Lt. Cmdr. John Woods is a Meteorology and Oceanography Officer (METOC) currently teaching in the Oceanography Department at the United States Naval Academy (USNA). He is part of the Sea Ice Thickness Observation team currently participating in NASA’s Operation IceBridge 2011 (OIB 2011).
Another early morning wake-up with a quick check of the weather. I went to bed with snow falling and not-so-promising satellite pictures showing a fairly significant storm system off to our west. I was thinking we would be canceled due to weather, but woke up to surprisingly calm conditions. The system skirted by us to our west and headed due south rather than east. The weather conditions here in the Arctic are much different from home, and I am still trying to figure out how the weather systems move about the area.
I created a picture from a satellite image, with approximate locations of Thule Air Base, and our proposed flight path. You can see the major part of the weather was to our west, and we had some high clouds in our operating area to the north towards the pole.
The mission was another satellite underpass track, this time for the European Space Agency CRYOSAT platform. Take off was under relatively clear skies, and we got some great views of the surrounding mountains and glaciers around Thule. I am told that this was nothing compared to the upcoming land ice flights, but I was still in awe with the beauty of the ice flowing towards the sea, and the morning sunrise reflecting off the snow-covered mountains. The calving front was clearly visible from our low altitude just after take-off.
This is the area where the land ice meets the water, and at this time of year, the water is still frozen, so the sea ice sort of acts like a buffer to hold up the glacier. During the summer months, the sea ice retreats due to the warmer air temperatures, and the glacier flows freely into the water, and calves into icebergs.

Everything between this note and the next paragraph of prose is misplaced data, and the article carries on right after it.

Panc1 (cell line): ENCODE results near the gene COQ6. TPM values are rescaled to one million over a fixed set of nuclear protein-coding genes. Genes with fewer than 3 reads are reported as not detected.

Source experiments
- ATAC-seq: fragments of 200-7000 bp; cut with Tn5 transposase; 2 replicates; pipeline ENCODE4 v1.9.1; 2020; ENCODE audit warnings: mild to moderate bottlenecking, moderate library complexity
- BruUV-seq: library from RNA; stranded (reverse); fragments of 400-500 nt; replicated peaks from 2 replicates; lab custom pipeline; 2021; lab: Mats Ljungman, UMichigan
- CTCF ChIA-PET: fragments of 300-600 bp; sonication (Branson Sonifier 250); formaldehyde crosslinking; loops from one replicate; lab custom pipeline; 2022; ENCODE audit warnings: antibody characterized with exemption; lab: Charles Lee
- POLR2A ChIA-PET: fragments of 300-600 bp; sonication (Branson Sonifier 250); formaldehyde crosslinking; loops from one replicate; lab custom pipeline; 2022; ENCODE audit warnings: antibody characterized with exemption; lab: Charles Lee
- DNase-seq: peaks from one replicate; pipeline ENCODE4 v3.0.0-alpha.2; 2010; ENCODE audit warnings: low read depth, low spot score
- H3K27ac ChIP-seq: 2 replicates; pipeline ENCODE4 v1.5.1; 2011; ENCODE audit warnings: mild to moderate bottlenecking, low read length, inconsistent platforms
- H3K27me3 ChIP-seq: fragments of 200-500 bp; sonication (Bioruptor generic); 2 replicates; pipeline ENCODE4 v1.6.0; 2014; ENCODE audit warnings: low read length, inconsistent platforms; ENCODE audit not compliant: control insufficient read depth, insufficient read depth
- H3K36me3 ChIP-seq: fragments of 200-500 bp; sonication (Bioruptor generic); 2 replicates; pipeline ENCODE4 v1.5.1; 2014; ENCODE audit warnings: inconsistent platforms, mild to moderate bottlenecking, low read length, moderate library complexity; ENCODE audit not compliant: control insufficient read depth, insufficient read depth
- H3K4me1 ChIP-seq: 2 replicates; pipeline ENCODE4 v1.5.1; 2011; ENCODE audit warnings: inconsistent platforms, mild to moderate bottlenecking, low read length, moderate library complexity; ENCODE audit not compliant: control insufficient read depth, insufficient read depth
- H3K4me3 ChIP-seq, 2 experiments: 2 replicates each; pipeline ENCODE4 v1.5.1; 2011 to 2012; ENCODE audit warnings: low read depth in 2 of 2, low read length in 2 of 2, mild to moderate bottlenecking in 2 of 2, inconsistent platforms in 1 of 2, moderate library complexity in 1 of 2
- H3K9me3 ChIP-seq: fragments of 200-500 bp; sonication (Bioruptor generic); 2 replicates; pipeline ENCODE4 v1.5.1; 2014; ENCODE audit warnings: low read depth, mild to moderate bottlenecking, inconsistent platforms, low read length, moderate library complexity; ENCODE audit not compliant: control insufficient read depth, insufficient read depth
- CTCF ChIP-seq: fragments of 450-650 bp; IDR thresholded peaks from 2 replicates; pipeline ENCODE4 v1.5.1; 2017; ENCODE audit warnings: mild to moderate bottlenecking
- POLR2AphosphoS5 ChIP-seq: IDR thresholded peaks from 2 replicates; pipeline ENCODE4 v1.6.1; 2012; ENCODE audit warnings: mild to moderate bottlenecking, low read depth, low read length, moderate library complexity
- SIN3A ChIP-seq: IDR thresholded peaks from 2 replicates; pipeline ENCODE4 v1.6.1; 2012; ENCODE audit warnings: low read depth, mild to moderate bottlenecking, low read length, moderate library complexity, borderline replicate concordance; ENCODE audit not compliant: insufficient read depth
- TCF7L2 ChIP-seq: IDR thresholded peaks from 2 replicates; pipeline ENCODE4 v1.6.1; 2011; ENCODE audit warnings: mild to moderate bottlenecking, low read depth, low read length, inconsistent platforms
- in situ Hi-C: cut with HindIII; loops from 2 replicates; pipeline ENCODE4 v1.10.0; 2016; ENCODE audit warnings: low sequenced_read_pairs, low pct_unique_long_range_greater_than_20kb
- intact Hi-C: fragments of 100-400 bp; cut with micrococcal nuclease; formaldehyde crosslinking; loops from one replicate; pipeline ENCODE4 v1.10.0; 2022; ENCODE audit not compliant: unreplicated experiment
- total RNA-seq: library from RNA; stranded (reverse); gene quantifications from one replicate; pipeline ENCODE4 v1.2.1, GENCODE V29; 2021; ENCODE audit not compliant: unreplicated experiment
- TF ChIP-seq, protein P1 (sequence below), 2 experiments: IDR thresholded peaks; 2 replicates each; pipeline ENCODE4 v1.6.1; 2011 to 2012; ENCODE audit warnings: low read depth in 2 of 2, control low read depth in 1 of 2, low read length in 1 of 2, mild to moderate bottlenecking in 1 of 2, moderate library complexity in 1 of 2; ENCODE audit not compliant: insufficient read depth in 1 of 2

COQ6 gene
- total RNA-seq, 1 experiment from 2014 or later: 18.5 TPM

About an hour and half into our flight, we reached the beginning of the data collection line. We dropped down to 1,500 feet in attempt to get under the clouds to allow the instruments on board to collect data. Today, the cloud deck was down around 1,000 feet, so we had to fly below that level. This made for some spectacular viewing of the sea ice conditions.
After about two hours of flying our survey line, we reached about 87.5 degrees north, only 150 miles from the North Pole. The P-3 made a wide S turn to backtrack on the same line that we covered on the way out. This gives the instrument teams twice the data to be compared to the satellite that would be passing over our heads, taking similar measurements.
Midshipman Brugler departed Thule the day after St. Patrick’s day on the rotator flight back to BWI airport, so we went out and searched for some congratulatory Corned Beef in honor of his departure.
I remain at Thule AB, hoping to get on the flight across the Arctic to Fairbanks, Alaska to survey the Navy Ice Camp. Weather permitting of course!